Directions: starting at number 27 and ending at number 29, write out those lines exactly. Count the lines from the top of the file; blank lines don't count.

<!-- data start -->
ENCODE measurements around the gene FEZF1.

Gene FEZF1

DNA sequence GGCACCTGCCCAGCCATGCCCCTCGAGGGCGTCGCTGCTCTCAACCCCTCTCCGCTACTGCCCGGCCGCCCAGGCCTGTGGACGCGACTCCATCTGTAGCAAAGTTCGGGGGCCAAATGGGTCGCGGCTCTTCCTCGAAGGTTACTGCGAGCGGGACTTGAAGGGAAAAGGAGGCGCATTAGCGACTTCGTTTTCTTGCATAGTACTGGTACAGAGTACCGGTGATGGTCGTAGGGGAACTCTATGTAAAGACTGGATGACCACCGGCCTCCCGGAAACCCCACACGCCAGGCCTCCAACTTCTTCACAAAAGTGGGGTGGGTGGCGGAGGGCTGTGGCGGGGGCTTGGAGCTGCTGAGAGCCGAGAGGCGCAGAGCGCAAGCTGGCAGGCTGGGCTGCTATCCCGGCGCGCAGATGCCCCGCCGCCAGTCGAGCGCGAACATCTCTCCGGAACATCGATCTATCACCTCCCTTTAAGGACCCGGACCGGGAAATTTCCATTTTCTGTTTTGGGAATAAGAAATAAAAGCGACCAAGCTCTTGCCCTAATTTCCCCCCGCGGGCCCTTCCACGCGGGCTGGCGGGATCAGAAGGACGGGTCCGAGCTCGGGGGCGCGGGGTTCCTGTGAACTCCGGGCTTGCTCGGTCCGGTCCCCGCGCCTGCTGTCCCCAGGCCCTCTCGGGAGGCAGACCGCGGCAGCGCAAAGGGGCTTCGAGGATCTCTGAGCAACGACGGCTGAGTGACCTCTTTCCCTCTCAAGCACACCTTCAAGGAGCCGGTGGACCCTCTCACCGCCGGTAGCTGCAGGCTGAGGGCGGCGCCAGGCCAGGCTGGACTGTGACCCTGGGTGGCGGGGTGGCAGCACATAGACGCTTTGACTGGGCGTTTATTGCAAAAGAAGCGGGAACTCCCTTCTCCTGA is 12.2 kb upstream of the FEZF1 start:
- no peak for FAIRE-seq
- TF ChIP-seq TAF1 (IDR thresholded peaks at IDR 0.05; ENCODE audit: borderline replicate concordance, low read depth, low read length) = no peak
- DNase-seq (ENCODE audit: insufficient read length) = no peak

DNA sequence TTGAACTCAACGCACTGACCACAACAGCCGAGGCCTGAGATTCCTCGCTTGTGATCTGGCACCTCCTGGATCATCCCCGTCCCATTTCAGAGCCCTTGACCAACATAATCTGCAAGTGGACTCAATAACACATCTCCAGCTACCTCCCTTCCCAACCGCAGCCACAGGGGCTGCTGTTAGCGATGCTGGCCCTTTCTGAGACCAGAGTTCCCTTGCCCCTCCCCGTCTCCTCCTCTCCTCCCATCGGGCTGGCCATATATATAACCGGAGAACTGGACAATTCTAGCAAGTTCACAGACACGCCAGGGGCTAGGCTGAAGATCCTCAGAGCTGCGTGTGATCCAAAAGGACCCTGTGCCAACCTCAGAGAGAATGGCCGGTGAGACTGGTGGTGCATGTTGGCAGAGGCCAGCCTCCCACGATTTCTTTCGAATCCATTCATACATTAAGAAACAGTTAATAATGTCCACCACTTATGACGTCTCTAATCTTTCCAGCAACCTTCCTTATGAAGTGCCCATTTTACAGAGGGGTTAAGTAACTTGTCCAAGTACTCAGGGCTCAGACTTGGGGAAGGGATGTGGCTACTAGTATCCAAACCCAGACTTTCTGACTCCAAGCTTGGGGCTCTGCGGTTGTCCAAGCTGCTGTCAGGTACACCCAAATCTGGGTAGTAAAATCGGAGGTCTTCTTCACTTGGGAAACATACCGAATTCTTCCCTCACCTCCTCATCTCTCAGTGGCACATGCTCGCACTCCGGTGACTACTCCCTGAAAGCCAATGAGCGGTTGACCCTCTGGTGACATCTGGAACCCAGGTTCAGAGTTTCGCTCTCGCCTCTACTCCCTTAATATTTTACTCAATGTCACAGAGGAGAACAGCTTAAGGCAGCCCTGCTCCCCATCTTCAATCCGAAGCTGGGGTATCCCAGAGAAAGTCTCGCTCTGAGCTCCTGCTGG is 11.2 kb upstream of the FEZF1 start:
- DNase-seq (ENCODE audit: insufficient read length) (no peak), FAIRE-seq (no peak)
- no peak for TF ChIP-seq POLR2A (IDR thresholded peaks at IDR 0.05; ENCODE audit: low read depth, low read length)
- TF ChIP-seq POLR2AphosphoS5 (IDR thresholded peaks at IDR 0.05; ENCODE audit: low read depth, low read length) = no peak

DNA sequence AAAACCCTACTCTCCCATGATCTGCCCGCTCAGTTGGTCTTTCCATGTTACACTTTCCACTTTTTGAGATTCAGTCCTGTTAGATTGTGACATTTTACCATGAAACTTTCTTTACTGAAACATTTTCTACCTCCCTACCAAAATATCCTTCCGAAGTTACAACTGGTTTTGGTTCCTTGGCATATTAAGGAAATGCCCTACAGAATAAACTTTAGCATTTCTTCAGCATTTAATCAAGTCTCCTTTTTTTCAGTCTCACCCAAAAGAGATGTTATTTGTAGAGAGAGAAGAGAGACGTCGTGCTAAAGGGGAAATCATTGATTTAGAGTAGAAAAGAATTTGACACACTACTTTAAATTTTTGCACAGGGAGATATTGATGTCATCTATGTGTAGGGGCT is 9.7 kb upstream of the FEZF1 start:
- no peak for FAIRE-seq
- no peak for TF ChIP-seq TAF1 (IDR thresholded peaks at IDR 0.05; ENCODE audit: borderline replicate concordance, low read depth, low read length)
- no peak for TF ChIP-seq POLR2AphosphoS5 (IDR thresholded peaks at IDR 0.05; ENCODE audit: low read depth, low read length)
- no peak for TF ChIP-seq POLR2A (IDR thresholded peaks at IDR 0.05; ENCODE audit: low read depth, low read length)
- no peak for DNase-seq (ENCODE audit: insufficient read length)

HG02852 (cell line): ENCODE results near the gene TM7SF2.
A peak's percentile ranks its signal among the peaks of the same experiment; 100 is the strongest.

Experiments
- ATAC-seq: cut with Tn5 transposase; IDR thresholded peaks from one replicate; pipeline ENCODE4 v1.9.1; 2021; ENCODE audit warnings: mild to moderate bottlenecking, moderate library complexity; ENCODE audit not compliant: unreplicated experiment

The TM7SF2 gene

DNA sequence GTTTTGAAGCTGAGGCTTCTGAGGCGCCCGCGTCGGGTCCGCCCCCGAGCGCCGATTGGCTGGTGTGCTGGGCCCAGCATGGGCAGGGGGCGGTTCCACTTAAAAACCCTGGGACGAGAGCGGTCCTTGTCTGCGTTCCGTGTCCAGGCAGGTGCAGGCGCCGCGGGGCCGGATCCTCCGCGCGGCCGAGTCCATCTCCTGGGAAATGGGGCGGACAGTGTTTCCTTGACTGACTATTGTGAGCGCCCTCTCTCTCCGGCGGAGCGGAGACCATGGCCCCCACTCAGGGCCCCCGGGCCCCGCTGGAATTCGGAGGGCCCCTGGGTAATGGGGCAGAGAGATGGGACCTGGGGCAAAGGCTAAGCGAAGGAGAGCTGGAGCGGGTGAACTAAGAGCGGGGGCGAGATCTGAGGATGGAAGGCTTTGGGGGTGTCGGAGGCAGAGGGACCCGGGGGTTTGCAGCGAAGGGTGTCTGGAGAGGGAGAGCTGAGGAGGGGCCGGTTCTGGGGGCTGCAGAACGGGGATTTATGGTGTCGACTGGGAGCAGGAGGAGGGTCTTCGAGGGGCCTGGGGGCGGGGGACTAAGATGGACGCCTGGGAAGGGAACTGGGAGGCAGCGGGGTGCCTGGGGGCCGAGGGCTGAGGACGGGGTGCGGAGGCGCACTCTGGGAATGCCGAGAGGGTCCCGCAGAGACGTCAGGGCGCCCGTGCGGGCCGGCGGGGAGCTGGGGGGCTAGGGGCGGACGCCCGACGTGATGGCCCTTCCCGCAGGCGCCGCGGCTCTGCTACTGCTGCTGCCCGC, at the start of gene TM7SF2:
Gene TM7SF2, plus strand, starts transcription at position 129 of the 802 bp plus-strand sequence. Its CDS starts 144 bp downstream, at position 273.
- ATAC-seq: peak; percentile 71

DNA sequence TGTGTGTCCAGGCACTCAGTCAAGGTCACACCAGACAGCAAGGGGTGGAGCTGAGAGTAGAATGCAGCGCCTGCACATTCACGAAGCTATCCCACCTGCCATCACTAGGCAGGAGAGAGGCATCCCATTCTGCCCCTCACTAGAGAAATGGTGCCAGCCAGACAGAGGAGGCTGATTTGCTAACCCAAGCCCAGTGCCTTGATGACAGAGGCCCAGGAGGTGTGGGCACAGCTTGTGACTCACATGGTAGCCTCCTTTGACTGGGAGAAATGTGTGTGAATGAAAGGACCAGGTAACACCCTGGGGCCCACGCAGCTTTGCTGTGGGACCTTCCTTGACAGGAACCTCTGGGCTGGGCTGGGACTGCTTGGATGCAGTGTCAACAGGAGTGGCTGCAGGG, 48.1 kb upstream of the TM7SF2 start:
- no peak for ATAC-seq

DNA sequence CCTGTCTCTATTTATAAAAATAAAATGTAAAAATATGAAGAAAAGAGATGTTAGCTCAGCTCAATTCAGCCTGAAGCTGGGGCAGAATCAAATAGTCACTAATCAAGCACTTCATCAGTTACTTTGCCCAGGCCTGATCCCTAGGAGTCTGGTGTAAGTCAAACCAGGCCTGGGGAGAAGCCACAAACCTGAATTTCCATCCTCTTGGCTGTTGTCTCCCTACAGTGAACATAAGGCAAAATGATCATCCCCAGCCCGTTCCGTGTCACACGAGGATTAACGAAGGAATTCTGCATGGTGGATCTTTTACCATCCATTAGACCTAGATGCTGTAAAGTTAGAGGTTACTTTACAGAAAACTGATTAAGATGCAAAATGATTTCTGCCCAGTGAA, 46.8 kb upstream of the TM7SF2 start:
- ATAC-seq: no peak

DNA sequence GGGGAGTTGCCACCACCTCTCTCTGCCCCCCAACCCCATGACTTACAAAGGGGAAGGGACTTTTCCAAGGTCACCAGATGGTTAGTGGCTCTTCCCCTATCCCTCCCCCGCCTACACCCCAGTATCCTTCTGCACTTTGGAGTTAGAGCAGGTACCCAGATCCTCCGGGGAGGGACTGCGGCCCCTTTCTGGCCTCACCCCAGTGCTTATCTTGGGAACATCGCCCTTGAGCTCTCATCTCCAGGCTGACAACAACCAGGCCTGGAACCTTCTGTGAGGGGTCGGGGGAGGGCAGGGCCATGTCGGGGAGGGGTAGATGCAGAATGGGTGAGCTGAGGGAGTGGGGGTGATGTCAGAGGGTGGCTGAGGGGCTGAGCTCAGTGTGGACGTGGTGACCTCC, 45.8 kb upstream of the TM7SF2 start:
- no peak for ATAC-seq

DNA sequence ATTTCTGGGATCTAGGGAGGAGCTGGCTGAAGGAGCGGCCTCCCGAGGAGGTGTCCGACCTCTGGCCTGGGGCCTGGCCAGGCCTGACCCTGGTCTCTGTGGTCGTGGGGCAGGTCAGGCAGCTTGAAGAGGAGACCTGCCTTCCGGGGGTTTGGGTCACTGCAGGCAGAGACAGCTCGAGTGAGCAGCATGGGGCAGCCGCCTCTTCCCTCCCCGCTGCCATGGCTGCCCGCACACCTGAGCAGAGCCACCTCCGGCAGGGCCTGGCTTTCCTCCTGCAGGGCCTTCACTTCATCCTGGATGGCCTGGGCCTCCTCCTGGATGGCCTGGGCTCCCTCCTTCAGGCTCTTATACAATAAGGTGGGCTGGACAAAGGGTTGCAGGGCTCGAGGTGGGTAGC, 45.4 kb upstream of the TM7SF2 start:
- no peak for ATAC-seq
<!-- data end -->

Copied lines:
DNA sequence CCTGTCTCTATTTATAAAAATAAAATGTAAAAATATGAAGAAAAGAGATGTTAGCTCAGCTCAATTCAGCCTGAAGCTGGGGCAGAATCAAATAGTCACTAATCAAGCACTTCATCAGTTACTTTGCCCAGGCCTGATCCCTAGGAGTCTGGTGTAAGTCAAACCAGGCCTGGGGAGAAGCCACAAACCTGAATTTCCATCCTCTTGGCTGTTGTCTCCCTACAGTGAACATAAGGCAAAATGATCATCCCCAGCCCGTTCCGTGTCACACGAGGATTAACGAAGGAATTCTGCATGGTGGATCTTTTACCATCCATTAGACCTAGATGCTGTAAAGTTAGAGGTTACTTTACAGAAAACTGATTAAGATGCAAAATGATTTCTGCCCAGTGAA, 46.8 kb upstream of the TM7SF2 start:
- ATAC-seq: no peak

DNA sequence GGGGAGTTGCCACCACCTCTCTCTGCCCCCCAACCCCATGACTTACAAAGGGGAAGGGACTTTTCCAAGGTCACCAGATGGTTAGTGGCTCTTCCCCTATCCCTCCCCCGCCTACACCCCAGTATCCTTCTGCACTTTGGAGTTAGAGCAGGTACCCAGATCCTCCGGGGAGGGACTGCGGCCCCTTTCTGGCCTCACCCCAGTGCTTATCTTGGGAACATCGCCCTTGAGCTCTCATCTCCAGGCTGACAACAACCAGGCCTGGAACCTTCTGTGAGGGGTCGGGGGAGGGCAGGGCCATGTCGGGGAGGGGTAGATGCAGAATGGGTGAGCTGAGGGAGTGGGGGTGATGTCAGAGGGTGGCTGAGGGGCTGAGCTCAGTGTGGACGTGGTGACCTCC, 45.8 kb upstream of the TM7SF2 start: